President Donald Trump is in a similarly forgiving mood, promising Wednesday night to delay a slice of tariffs worth about $12.5 billion:
Could we be on the verge of a breakthrough?
There are certainly signs that the pressure of recent months is starting to weigh on both sides. China suffers a perpetual three-year boom-bust cycle in pork prices, as we’ve written, but this year the effects of culling animals to stop the spread of African Swine Fever have caused the biggest price spike since 2011.
Solving the protein shortfall has clearly been preoccupying the country’s leadership. U.S. pork imports are restricted because of China’s ban on a feed additive common in America. Imports of U.S. soybeans, a crucial high-protein ingredient in animal feed, have also been limited by government diktat, as well as by the destruction of much of the U.S. crop in floods earlier this year.
Beijing’s concern extends all the way to Brazil, which recently overtook the U.S. as the biggest soybean producer and is a major meat exporter as well. President Jair Bolsonaro is expected to visit China in October and President Xi Jinping will return the gesture the following month, Bolsonaro’s vice president said Monday. China also authorized an additional 25 meat-packing plants for exports, bringing the total to 89, Reuters reported.
That’s a remarkable love affair by the standards of Beijing’s prickly diplomacy, as Bolsonaro has gone out of his way to antagonize China since starting his campaign for the Brazilian presidency.
More changes are afoot just across Brazil’s southern border. Argentine soy crushers will finally be able to export soy meal to China after 20 years of talks, Bloomberg News reported this week. That could mean China-bound shipments for the world’s biggest exporter of animal feed from early next year.
The way China is moving on agricultural trade with South America suggests Beijing has a long-term plan to reorient its agricultural import dependence toward smaller countries that it has a better chance of dominating diplomatically. At the same time, there’s clearly also a short-term problem around food supplies generally, and taking the foot off the brake on U.S. imports can only help.
The hunger in the U.S. is more metaphorical, but no less real. The farm belt’s loyal Trump voters are hurting. Net farm income will increase this year by about 4.8%, the U.S. Department of Agriculture forecast last month, but the figure would be in decline were it not for a $5.8 billion increase in direct government payments, which will amount to about 22% of the $88 billion total income.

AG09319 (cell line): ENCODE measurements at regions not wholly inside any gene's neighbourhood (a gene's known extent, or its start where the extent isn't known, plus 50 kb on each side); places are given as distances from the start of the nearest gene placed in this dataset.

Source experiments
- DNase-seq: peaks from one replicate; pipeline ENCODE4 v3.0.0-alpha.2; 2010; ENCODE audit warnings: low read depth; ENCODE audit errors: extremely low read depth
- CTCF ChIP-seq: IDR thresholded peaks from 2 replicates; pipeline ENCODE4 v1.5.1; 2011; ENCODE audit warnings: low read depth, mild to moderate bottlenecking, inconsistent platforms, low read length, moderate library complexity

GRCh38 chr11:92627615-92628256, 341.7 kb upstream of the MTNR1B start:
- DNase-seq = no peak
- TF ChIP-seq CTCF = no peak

Low interest rates over the past decade have ensured that bankruptcy rates for U.S. farms have remained relatively subdued, but less catastrophic measures of financial stress suggest money is getting tight. Working capital in the sector, which was as high as $165 billion in 2012, is forecast by the USDA to fall to $57 billion this year, its worst level in 11 years of records. As a share of gross revenues, that’s just 13%, also a record low.
The risk is that a deepening trade conflict could push things to the point where government subsidies aren’t enough to support the sector. A gradual retreat of Chinese demand could hollow out the U.S. farm belt, the way the trade boom of the 2000s decimated their near-neighbors in the rust belt. Much of America’s industrial heartland is already suffering recessionary conditions as the trade war drags on.
A revival of the farm-focused deal that the two sides were working on before talks broke down in May would at least slow China’s pivot away from dependence on U.S. agricultural exports, and keep up food supplies to that country’s 1.39 billion people. What this dispute’s been lacking hunger for a deal. Now we may finally be seeing it.
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David Fickling is a Bloomberg Opinion columnist covering commodities, as well as industrial and consumer companies. He has been a reporter for Bloomberg News, Dow Jones, the Wall Street Journal, the Financial Times and the Guardian.